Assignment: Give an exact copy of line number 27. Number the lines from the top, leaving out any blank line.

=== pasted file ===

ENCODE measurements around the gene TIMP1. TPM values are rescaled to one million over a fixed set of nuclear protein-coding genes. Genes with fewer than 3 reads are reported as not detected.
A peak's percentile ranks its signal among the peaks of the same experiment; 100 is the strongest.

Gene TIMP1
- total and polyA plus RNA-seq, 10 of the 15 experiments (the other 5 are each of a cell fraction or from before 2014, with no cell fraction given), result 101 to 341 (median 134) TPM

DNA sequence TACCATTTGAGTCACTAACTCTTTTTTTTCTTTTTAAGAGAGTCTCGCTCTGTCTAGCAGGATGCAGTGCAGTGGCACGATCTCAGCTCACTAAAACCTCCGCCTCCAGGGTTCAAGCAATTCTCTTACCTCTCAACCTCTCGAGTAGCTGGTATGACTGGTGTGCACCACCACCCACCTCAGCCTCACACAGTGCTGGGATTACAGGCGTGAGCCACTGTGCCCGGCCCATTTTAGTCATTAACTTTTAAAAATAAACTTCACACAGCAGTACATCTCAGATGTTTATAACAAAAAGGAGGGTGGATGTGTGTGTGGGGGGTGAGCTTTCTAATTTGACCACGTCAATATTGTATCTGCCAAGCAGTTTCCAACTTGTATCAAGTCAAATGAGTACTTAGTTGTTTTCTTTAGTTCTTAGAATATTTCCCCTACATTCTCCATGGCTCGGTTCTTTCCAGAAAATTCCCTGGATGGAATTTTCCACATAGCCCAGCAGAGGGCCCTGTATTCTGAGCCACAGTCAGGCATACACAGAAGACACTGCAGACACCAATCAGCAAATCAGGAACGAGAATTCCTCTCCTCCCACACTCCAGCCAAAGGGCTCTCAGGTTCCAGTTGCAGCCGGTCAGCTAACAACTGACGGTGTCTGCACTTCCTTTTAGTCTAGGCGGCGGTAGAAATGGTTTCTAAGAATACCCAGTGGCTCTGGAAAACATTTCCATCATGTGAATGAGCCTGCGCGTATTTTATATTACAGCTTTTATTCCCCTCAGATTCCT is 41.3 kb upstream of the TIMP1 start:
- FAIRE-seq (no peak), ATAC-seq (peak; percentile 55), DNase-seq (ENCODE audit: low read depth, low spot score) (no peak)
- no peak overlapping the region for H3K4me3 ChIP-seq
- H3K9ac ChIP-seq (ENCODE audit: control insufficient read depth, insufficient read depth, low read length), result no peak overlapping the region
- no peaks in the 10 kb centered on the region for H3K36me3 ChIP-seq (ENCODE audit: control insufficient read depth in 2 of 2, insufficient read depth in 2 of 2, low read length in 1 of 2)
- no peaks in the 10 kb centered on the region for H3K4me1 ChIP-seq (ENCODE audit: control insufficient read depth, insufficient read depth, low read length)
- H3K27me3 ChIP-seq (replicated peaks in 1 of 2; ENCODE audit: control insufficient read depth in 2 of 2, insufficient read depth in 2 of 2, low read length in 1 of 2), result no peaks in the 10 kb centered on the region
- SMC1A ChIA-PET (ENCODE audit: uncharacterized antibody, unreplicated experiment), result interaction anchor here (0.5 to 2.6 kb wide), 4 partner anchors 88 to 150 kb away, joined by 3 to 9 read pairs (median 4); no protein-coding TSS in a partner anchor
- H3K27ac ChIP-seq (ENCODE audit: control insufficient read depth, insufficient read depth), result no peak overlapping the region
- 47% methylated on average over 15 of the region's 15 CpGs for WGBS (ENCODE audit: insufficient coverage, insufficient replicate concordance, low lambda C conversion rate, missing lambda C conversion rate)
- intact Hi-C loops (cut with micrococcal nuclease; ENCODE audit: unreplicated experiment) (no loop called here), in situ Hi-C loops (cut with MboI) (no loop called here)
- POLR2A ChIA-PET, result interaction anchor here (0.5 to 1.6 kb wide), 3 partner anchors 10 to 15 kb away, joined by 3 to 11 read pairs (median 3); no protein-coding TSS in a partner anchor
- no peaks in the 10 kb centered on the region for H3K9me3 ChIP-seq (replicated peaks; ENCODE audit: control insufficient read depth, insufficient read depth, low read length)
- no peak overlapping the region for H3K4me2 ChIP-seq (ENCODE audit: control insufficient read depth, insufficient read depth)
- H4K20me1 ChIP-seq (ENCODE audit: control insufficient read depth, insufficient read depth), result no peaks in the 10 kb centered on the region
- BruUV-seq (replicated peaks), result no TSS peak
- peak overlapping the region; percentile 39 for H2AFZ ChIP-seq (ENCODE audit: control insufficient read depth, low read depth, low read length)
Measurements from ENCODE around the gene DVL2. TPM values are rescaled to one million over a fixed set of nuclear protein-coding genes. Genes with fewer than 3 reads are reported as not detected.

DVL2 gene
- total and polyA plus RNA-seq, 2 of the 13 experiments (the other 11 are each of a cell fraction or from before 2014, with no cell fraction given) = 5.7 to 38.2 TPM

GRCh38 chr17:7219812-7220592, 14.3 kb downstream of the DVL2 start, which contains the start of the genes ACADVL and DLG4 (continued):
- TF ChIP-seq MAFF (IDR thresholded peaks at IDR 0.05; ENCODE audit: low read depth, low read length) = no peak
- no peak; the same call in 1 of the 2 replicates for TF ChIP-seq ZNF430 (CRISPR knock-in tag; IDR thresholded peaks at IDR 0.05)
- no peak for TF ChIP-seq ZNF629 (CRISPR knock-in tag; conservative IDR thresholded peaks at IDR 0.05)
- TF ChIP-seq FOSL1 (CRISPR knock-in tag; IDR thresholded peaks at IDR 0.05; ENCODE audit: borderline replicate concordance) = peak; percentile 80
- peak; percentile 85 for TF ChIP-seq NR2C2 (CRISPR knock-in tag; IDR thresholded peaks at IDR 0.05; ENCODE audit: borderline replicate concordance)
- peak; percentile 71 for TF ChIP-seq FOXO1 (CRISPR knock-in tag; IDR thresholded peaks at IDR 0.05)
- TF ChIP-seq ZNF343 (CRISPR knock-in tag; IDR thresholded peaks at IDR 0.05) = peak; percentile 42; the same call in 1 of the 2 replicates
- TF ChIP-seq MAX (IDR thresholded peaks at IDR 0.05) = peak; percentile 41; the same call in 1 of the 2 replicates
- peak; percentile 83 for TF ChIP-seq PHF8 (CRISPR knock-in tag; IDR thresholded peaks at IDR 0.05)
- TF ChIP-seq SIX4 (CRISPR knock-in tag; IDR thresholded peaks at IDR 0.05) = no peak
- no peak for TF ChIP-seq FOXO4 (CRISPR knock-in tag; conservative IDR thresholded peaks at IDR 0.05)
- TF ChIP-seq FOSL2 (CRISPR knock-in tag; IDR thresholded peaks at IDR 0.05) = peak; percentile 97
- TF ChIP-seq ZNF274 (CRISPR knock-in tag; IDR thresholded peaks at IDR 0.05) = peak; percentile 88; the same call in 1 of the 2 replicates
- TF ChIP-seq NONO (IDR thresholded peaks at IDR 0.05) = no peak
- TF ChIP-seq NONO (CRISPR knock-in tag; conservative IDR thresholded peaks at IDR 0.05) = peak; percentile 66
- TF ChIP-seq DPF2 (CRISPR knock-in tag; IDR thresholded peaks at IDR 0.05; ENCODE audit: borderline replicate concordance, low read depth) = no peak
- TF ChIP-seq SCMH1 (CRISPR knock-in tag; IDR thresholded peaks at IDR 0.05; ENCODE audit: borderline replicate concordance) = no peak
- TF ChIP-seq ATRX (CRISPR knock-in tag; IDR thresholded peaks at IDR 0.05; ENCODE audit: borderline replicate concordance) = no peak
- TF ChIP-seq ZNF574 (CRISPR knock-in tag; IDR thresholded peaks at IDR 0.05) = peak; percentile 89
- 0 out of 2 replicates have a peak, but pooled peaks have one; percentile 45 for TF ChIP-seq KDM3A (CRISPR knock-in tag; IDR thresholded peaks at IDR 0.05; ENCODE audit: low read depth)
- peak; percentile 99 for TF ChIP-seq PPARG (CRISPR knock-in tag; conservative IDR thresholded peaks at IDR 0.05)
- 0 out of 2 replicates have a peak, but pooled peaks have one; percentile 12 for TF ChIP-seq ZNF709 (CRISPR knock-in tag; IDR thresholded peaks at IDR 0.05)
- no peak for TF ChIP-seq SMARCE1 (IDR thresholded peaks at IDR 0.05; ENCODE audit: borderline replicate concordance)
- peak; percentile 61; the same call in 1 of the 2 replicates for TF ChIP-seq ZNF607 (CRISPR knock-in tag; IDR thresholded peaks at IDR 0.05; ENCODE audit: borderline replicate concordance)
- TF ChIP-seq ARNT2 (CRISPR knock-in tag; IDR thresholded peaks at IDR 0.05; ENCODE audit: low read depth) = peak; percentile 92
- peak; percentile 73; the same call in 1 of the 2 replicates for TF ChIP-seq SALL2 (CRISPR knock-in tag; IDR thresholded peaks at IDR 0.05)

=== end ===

- no peak; the same call in 1 of the 2 replicates for TF ChIP-seq ZNF430 (CRISPR knock-in tag; IDR thresholded peaks at IDR 0.05)